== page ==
We started out this week with subpoenas served in a civil suit for the death of Turell Baylor. The server, played by Curtis Armstrong (who hasn't changed much since his Moonlighting days), was also the attorney in the case against Brenda.
By doing his own serving, he managed to hear much more than he should have. Taken out of context, it could be very bad for Brenda and the entire squad, should the case make it to court.
The topic was hardly light, but the show's way of dealing with it kept us from focusing on what might come next, such as the departmental infighting I expected because, conveniently, Detective Gabriel wasn't served. Way to keep them on their toes!
The case of the week was just as goofy and handled in the same way. As much as I enjoyed the classic witty dialogue in "Forgive Us Our Trespasses," I had a hard time absorbing it in the severe context of the cases involved.
The Baylor investigation keeps rearing its ugly head in the most annoying of ways, and the writers need to decide if this is something to be concerned about or to brush off.
As for the main case itself? It seemed someone felt it necessary to make political jabs at the Right to get their point across. My suggestion? Keep things in the middle, like The Good Wife and Boston Legal. You can be on both sides of the political spectrum and still create brilliant stories.
It's rare that I let a show's political message get the better of me, but I did this week. I'm hoping that the case against Brenda won't come down to some ridiculous message that reverses all the good Brenda has done for the past six seasons. I can't stand the thought of it, and I want better for the end of The Closer.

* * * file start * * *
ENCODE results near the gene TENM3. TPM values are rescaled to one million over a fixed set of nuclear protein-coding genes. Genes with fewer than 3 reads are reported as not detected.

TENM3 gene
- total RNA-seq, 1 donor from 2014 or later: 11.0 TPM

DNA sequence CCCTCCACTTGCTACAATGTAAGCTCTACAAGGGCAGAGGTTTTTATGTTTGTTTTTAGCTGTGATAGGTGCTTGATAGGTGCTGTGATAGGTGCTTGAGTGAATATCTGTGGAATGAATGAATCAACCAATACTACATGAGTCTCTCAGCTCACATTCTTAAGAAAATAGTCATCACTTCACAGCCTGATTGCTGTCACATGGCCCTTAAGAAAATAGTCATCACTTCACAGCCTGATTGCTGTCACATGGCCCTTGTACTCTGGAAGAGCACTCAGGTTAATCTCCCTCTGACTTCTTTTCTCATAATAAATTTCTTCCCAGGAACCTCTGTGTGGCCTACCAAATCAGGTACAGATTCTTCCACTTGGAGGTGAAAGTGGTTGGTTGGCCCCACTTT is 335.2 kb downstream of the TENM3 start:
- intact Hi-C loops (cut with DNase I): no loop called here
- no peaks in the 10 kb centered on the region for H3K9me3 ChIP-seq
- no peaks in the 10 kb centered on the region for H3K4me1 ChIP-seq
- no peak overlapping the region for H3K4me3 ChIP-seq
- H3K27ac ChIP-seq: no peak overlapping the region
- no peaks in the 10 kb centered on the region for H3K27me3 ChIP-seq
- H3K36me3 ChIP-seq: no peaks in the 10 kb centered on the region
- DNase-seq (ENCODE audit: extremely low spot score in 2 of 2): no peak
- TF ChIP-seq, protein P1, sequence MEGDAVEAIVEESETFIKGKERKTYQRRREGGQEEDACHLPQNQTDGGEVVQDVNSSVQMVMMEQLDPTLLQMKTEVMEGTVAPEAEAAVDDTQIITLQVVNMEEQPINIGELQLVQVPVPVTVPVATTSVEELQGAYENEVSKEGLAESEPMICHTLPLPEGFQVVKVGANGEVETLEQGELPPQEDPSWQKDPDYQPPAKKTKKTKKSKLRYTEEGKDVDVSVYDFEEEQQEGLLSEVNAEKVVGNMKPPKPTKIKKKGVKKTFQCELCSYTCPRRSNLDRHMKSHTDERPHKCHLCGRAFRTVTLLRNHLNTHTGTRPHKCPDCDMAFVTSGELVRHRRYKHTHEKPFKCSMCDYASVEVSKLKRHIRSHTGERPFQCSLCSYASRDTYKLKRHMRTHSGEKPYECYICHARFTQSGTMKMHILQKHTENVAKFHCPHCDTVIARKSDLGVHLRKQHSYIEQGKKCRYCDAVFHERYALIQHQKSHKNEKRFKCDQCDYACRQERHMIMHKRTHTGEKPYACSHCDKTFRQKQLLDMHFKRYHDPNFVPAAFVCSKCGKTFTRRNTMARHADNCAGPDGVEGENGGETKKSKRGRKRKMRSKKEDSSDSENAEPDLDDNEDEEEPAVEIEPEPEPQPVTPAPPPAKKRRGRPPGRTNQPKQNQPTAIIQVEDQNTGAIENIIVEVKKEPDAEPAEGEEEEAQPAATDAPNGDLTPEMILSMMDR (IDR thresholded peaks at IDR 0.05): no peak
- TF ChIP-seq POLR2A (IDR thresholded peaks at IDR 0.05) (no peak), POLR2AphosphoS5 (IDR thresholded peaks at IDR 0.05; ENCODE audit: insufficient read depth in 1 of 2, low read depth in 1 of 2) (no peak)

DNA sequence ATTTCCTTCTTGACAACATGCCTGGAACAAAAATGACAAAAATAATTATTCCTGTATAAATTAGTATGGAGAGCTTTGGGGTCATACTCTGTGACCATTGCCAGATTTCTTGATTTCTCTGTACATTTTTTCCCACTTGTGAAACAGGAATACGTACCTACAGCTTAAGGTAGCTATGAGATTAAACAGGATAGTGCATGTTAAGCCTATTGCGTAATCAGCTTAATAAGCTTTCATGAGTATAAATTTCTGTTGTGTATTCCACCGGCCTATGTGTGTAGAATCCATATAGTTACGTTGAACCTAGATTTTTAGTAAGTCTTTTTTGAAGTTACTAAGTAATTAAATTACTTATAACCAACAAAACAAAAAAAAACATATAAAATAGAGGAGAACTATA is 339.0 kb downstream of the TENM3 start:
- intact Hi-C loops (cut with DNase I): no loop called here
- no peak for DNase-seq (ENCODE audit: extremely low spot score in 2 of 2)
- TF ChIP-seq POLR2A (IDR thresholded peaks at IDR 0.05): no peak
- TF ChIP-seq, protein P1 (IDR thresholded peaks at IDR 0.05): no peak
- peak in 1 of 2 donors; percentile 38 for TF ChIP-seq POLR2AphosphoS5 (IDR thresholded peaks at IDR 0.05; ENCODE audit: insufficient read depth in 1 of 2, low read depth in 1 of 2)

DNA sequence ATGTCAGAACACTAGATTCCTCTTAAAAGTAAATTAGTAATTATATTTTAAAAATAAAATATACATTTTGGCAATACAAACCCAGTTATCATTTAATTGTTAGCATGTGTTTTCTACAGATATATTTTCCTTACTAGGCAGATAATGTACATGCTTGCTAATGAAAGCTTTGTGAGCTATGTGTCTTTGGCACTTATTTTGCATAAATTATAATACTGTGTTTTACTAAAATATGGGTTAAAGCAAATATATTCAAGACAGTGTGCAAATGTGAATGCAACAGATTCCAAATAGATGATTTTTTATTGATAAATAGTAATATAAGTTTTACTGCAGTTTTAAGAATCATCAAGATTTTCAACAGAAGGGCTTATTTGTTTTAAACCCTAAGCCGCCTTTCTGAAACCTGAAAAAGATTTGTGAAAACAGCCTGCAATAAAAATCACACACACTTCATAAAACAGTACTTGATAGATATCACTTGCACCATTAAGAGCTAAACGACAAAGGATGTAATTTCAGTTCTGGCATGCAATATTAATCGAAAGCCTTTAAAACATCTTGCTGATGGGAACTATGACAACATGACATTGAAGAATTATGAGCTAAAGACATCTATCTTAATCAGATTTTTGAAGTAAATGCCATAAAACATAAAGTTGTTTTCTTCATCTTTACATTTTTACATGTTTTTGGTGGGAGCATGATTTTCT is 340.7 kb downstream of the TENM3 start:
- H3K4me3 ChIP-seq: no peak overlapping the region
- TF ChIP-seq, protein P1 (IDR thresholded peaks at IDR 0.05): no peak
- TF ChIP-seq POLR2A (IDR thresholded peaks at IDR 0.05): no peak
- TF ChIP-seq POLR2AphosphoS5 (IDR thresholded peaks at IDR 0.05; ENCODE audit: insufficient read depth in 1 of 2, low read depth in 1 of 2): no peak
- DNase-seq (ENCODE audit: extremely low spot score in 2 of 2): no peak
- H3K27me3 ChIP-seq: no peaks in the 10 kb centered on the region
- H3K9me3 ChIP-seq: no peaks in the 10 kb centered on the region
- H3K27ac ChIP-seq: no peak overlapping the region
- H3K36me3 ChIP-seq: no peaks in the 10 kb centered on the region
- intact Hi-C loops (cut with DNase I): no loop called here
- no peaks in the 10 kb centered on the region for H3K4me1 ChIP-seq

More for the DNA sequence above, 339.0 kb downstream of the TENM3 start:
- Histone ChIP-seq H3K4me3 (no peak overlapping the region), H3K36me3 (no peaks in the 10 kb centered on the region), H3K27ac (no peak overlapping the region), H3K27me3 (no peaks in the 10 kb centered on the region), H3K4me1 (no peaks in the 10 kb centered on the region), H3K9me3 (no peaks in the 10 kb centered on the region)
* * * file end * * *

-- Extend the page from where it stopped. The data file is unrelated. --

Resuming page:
You have to wonder how the Baylor family's attorney knew so much about Brenda's department that he picked the exact player not to subpoena; the one that would cause the most strife between them with the best attempt to put major crimes at odds.
You also have to hand it to Gabriel. Calling and demanding a subpoena of his own showed just how little the attorney knew about them after all. Great move!
Seeing Brenda crumble at the end, with the blood red wine spilling over Fritz's subpoena, was almost too much to bear. If nothing else, throughout the series, she has had the confidence of her convictions. Now, she is floundering like a fish out of water, with essentially nowhere to turn for solace.
Brenda needs an attorney. She needed an attorney ages ago, but I can only hope that this latest turn of events will push her in the right direction. We shouldn't be made to watch her question her beliefs, as she has been steady and true to the law and her cases since day one.
Don't get me wrong, I thoroughly enjoyed this episode in many ways, but I thought it fell short in execution.
Carissa Pavlica is the managing editor and a staff writer and critic for TV Fanatic. She's a member of the Critic's Choice Association, enjoys mentoring writers, cats, and passionately discussing the nuances of television and film. Follow her on Twitter and email her here at TV Fanatic.